One of the most common questions we get asked as au pair specialists is: “What, exactly, is an au pair?” With all the different kinds of information out there about childcare today, there’s definitely some confusion on what makes an au pair different from a nanny or a babysitter – and what specific kinds of duties an au pair can have. Allow us to give you the definition of an au pair, including the word origin, what differentiates them from other forms of childcare, and what it means to welcome an au pair into your home and your heart.
Au Pair Definition
An au pair is a young woman or man from overseas who lives with your family on a legal, J-1 Visitor Exchange Visa for up to two years and cares for your children. In exchange for childcare and household duties, an au pair is given free room and board in your home and the unique opportunity to become part of an American family. The spirit of the au pair program revolves around cultural exchange – families who wish to introduce their children to new languages, people and traditions at a young age often find that an au pair is a perfect solution for their childcare needs. In return, the au pair is given a chance to study, travel the USA and experience authentic American culture the way a local would.
Au Pair Word Origin
The word “au pair” means “on par” in French. It reflects the kind of relationship a host family is meant to have with an au pair: One that equal, mutually enriching and caring. Because an au pair lives with you as a member of your family, a relationship develops between you much faster than it would with a daycare provider or live-out nanny. The trust that forms creates a mutual respect that helps everyone feel “on par” with one another in their childcare efforts.
Au Pair Duties
One of the greatest benefits of hosting an au pair is their flexibility and adaptability. An au pair can care for your children on a schedule that works for your family’s ever-changing personal needs. They can help with long summertime stretches of time when your kids aren’t in camp just as they can help with morning and afternoon pick-up/drop-offs during the hustle and bustle of the school season. As long as they don’t exceed 45 hours of childcare coverage per week (10 hours per day), they’re there to be a loving and trustworthy caregiver.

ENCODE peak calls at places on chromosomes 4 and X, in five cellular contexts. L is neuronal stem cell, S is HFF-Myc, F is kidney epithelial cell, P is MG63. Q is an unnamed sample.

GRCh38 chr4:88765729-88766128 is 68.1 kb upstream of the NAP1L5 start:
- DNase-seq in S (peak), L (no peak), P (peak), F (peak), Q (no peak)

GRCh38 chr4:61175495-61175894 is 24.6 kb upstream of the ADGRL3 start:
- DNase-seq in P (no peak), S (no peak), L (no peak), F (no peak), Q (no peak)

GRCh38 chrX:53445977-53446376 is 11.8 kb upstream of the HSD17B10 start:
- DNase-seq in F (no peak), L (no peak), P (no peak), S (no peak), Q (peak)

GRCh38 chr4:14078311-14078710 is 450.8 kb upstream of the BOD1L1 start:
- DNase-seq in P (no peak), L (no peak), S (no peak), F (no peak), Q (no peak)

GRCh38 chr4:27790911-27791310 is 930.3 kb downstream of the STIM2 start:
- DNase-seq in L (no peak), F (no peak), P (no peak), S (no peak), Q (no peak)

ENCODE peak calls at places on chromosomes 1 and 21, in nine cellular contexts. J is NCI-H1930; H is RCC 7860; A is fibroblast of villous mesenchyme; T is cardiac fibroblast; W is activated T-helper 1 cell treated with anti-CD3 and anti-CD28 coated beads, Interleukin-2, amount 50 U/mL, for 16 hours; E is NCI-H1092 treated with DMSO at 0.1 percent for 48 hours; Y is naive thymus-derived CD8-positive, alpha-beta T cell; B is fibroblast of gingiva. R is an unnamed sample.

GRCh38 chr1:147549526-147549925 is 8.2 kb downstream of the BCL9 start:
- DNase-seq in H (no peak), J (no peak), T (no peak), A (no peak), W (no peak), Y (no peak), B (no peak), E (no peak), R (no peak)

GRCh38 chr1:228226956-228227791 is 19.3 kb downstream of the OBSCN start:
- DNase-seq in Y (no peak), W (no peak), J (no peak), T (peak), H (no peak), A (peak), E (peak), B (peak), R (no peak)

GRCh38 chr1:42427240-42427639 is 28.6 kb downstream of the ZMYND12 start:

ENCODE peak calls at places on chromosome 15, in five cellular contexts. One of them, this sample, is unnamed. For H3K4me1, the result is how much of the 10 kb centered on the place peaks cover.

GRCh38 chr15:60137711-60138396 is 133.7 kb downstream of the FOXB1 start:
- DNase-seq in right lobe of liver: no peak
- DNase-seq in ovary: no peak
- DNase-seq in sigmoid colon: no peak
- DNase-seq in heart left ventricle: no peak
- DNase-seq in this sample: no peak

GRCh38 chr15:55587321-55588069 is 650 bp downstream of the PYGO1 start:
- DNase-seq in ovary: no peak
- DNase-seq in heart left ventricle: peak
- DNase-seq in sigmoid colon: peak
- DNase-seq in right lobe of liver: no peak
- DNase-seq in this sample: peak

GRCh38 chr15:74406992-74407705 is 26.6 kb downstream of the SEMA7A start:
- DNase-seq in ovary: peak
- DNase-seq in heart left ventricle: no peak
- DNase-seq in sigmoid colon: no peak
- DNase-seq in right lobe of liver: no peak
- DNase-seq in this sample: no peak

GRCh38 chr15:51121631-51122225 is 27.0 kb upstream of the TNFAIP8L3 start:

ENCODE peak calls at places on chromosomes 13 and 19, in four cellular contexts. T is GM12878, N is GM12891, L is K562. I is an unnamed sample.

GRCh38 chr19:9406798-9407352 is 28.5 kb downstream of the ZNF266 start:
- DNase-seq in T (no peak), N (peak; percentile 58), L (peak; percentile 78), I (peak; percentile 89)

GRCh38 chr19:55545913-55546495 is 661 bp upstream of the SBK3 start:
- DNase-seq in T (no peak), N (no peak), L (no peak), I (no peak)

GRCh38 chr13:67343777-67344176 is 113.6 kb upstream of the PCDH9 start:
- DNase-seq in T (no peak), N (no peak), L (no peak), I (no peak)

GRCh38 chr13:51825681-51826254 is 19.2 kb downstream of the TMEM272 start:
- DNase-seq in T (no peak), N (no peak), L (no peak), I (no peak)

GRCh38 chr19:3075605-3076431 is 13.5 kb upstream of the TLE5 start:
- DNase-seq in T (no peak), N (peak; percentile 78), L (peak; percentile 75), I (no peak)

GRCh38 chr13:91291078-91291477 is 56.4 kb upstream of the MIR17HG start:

Aside from keeping your children happy and safe, an au pair can help with household duties that are related to the kids – that includes laundry, cooking and room clean-up. The extra set of hands an au pair provides around the house helps make life for busy families more manageable – and more fun!
Au Pair Experience
The most successful host family and au pair experiences occur when a family embraces the chance to welcome someone from a foreign country into their home and show them the American way of life. Cultural Care encourages host families to consider their au pairs to be members of their extended family – and therefore, include them in family dinners, holidays, vacations, etc. The more you share your culture with your visitor from abroad, the more likely they’ll be to incorporate their culture into your daily lives. Even better, most host families and au pairs develop such a strong bond that they stay in touch for the rest of their lives, often visiting one another in the USA or overseas. The spirit of the au pair program centers around cultural exchange and building lasting relationships – and lasting memories!